Not a Happy New Year For Ealing

'Unprecedented' cuts will mean changing or stopping some council services

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It's looking like it will be a bleak start to 2015 in Ealing after the council announced it still has to cut almost £9 million (by mid-Feb) to balance the books.

Local services - already under presssure - face further hardship with children and youth services facing cuts of nearly £3million. Meanwhile the Brent Lodge Animal Centre will have to find new ways of funding and will lose £100,000 from April 2017.

Despite agreeing more than £53 million of cuts in the past two months, Ealing Council still needs to find almost another £43million if it is to reduce its budget by £96 million by April 2019.

At a meeting of the council’s cabinet last night (Tuesday, 16 December) councillors heard that they still needed to agree £26 million of budget reductions in order to reach the savings’ target for the year ahead.  Of this money, £8.6 million must be found by mid-February if the council is to balance its budget. This will mean that the council’s cabinet will need to consider further budget reductions when it meets in January and February.

The council expects its core government funding to be significantly reduced over the next few years. It will hear in the run up to Christmas exactly how much funding it will get from the government for the year ahead.  If central government budget reductions are greater than expected then further cuts will be needed.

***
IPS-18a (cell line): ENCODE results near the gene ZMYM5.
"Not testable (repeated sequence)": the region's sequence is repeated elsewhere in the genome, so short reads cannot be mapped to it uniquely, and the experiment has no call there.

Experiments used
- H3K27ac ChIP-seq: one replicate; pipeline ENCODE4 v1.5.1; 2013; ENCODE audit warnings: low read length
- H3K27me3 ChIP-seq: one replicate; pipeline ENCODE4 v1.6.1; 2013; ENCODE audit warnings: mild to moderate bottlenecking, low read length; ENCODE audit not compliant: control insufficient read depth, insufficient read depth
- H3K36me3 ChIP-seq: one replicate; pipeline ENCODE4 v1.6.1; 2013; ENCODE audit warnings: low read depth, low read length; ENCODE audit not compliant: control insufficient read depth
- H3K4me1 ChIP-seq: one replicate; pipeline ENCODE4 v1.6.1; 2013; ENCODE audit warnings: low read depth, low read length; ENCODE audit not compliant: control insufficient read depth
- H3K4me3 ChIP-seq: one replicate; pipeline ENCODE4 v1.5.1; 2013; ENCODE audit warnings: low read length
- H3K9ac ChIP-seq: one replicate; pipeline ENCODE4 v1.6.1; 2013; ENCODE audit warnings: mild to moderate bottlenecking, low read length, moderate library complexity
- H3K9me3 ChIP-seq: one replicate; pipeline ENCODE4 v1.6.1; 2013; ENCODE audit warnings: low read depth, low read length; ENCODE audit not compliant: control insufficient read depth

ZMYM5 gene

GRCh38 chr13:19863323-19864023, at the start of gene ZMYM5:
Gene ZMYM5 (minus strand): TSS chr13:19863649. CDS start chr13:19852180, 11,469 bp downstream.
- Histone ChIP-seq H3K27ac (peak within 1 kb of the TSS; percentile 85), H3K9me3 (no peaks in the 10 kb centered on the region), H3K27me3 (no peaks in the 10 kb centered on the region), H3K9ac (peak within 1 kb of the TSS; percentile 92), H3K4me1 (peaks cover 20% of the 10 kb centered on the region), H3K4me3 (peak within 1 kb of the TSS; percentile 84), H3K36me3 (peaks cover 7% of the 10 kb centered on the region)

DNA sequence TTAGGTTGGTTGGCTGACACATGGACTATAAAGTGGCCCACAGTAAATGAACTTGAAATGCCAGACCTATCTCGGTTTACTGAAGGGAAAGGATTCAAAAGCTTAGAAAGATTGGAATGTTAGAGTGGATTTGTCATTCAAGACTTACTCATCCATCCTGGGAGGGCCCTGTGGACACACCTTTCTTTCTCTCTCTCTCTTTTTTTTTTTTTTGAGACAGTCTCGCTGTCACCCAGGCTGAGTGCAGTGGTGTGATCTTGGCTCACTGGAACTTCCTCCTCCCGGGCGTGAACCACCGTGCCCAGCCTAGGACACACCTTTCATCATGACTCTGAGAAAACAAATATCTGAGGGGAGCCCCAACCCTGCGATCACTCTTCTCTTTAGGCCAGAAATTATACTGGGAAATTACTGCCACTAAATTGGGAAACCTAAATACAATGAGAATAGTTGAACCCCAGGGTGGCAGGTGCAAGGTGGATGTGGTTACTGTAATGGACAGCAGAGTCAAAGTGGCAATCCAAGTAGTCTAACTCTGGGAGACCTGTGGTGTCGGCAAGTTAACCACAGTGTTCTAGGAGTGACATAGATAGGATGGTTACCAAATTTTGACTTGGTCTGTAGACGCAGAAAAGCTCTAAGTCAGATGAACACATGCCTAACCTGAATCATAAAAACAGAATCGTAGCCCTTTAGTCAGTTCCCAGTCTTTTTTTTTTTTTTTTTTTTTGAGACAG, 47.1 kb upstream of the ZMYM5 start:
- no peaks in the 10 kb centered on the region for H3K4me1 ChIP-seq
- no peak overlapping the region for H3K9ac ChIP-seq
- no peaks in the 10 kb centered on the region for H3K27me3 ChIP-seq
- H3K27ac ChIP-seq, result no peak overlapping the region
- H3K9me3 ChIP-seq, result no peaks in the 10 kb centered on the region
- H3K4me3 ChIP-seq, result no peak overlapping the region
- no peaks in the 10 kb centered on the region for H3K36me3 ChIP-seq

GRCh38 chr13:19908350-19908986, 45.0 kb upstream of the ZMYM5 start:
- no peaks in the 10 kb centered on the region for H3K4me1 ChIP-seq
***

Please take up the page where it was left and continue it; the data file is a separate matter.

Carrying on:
The council has already pledged to freeze council tax again next year.  To cover the savings’ target through council tax every household’s bill would need to roughly double.

Councillor Julian Bell, leader of the council, said: “With less money we have no choice but to change or stop some services. The chancellor made it clear in his autumn statement that the public sector will continue to be hit by swingeing and relentless cuts for years to come.  Local government has been deliberately and disproportionately targeted with more cuts than any other part of the public sector so there can be no surprises that local services are being affected.

“We are still significantly short of our budget reduction target for this year and must find almost £9 million before mid-February in order to balance our budget, which means further tough choices in the new year.”

Councillor Yvonne Johnson, cabinet member for finance, performance and welfare, said: ''The scale of cuts that we are making is unprecedented and every service is affected.  It has been suggested that the council should use its reserves but the truth is that 61% of this money has already been allocated to projects like expanding schools and building new homes.  Around 20% belongs to local schools and the remaining 19% is our safety net should we face an emergency. It can only be spent once and then it will be gone.

“We will continue to drive down costs, be as fair as possible in the decisions we take and run the council according to the priorities we were elected to deliver.  We aim to attract more businesses into the borough, which will create new jobs and increase our income from business rates; ensure more affordable homes are built; and push for the best healthcare services for our residents.”

The council has more information about the budget con its website  A video was produced (at no cost to the council with help from residents) it can be viewed at


17th December 2014